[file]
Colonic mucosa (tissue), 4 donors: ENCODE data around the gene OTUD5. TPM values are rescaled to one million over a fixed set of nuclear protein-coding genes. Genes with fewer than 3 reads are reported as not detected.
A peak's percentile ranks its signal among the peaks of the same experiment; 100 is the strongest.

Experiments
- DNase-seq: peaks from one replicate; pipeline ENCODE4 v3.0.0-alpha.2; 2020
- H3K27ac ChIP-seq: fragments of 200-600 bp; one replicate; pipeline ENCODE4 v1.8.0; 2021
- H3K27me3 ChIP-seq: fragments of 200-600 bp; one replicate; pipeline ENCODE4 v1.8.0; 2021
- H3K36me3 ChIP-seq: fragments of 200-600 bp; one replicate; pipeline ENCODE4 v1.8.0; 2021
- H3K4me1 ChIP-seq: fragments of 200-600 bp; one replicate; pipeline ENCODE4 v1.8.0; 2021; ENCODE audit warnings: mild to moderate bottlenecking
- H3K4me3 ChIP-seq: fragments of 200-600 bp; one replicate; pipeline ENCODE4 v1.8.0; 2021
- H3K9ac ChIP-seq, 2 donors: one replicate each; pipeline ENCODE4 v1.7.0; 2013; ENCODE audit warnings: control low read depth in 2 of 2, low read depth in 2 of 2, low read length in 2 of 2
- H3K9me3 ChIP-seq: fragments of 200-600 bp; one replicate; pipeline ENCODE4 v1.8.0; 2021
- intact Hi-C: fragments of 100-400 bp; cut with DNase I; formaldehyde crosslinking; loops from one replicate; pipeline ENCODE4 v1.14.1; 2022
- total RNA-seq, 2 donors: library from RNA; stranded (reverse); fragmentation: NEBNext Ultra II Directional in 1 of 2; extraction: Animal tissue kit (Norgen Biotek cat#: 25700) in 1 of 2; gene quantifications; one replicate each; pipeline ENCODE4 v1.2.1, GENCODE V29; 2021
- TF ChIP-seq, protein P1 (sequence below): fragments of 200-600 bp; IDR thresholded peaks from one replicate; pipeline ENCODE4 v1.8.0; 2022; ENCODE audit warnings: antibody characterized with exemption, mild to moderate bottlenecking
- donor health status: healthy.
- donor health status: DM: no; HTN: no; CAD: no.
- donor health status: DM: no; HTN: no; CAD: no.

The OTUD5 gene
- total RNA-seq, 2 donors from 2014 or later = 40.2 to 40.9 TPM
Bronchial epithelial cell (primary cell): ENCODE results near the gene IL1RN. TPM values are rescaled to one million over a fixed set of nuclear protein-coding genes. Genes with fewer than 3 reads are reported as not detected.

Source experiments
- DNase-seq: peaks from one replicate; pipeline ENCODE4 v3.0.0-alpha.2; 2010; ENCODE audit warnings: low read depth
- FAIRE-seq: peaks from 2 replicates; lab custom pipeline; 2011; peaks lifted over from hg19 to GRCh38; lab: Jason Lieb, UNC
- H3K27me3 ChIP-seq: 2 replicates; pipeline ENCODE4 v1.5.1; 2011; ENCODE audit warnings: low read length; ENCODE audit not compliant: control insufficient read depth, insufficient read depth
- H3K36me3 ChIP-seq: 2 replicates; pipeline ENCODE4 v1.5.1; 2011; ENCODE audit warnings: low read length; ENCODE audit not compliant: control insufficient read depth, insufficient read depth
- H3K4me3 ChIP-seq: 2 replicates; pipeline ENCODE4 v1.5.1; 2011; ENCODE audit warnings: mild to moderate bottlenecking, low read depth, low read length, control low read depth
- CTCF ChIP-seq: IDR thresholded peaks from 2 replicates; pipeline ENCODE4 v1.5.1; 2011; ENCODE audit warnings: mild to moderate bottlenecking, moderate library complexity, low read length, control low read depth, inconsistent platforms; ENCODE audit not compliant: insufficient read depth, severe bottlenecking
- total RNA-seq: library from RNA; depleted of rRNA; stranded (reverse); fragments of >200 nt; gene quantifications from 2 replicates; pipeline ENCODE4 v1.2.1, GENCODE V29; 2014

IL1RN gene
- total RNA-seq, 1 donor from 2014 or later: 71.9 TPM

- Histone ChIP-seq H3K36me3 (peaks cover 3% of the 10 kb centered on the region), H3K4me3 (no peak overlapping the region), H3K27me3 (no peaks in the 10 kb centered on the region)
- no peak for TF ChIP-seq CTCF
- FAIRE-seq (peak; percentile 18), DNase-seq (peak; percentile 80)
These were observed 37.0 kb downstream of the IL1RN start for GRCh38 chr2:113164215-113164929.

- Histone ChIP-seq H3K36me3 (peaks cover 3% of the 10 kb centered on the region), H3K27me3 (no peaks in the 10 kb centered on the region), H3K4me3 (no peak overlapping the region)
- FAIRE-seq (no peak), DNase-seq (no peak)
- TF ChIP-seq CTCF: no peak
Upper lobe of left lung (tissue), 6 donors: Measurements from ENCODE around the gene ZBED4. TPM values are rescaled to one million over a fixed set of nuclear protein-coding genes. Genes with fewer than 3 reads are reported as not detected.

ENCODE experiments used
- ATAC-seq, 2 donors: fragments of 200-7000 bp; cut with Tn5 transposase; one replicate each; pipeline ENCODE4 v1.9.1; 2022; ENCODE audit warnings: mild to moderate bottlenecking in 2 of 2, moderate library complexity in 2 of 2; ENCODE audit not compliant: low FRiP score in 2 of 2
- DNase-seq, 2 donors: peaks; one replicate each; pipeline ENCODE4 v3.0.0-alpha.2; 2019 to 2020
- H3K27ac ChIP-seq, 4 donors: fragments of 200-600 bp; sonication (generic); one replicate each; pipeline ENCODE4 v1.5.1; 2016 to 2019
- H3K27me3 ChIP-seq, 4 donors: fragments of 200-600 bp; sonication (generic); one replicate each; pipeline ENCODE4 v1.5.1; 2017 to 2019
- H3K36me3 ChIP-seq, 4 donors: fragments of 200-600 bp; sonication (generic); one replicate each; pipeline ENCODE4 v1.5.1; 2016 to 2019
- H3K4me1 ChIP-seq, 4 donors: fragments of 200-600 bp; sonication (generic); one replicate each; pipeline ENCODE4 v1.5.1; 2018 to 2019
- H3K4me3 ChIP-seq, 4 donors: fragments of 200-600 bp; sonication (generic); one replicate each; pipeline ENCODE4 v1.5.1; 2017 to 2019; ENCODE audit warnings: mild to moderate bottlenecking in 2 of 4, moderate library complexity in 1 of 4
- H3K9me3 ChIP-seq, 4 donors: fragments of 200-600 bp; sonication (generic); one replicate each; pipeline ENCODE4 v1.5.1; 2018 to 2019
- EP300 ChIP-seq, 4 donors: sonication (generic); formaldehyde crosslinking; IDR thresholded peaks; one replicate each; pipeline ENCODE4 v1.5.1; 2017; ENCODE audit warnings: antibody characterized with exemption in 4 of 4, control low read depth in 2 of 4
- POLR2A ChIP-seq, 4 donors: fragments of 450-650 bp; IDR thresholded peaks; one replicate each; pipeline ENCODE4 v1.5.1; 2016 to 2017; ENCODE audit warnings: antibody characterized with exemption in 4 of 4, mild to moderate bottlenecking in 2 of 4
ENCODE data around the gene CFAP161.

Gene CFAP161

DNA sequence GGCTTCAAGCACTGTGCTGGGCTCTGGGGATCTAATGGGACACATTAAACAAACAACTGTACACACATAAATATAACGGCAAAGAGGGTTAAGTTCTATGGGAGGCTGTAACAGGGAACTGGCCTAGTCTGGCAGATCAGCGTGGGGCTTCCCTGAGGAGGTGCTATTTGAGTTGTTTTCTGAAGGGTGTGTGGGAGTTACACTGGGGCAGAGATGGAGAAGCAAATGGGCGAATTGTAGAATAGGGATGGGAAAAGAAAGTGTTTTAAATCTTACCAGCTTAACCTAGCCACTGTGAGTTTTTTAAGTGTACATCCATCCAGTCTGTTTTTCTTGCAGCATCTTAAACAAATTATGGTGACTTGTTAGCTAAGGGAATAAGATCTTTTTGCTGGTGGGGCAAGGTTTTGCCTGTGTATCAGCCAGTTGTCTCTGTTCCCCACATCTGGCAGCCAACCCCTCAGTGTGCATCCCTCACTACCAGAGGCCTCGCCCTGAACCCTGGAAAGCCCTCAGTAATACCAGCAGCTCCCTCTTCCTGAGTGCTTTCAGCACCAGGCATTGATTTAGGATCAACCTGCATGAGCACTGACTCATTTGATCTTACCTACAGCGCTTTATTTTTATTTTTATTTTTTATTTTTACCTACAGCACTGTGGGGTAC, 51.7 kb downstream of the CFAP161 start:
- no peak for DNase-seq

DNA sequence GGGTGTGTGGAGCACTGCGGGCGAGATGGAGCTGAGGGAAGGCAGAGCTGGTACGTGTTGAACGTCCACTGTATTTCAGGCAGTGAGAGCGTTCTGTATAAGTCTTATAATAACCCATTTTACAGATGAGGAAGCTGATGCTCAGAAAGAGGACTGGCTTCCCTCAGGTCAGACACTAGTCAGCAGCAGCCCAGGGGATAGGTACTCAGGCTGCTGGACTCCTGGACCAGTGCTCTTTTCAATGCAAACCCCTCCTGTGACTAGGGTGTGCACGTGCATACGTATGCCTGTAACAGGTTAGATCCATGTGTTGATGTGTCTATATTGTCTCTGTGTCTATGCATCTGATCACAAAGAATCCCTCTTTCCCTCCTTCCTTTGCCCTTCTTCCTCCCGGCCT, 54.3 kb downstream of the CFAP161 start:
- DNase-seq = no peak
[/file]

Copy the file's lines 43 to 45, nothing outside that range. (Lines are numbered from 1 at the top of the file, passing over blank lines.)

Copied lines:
- H3K27me3 ChIP-seq, 4 donors: fragments of 200-600 bp; sonication (generic); one replicate each; pipeline ENCODE4 v1.5.1; 2017 to 2019
- H3K36me3 ChIP-seq, 4 donors: fragments of 200-600 bp; sonication (generic); one replicate each; pipeline ENCODE4 v1.5.1; 2016 to 2019
- H3K4me1 ChIP-seq, 4 donors: fragments of 200-600 bp; sonication (generic); one replicate each; pipeline ENCODE4 v1.5.1; 2018 to 2019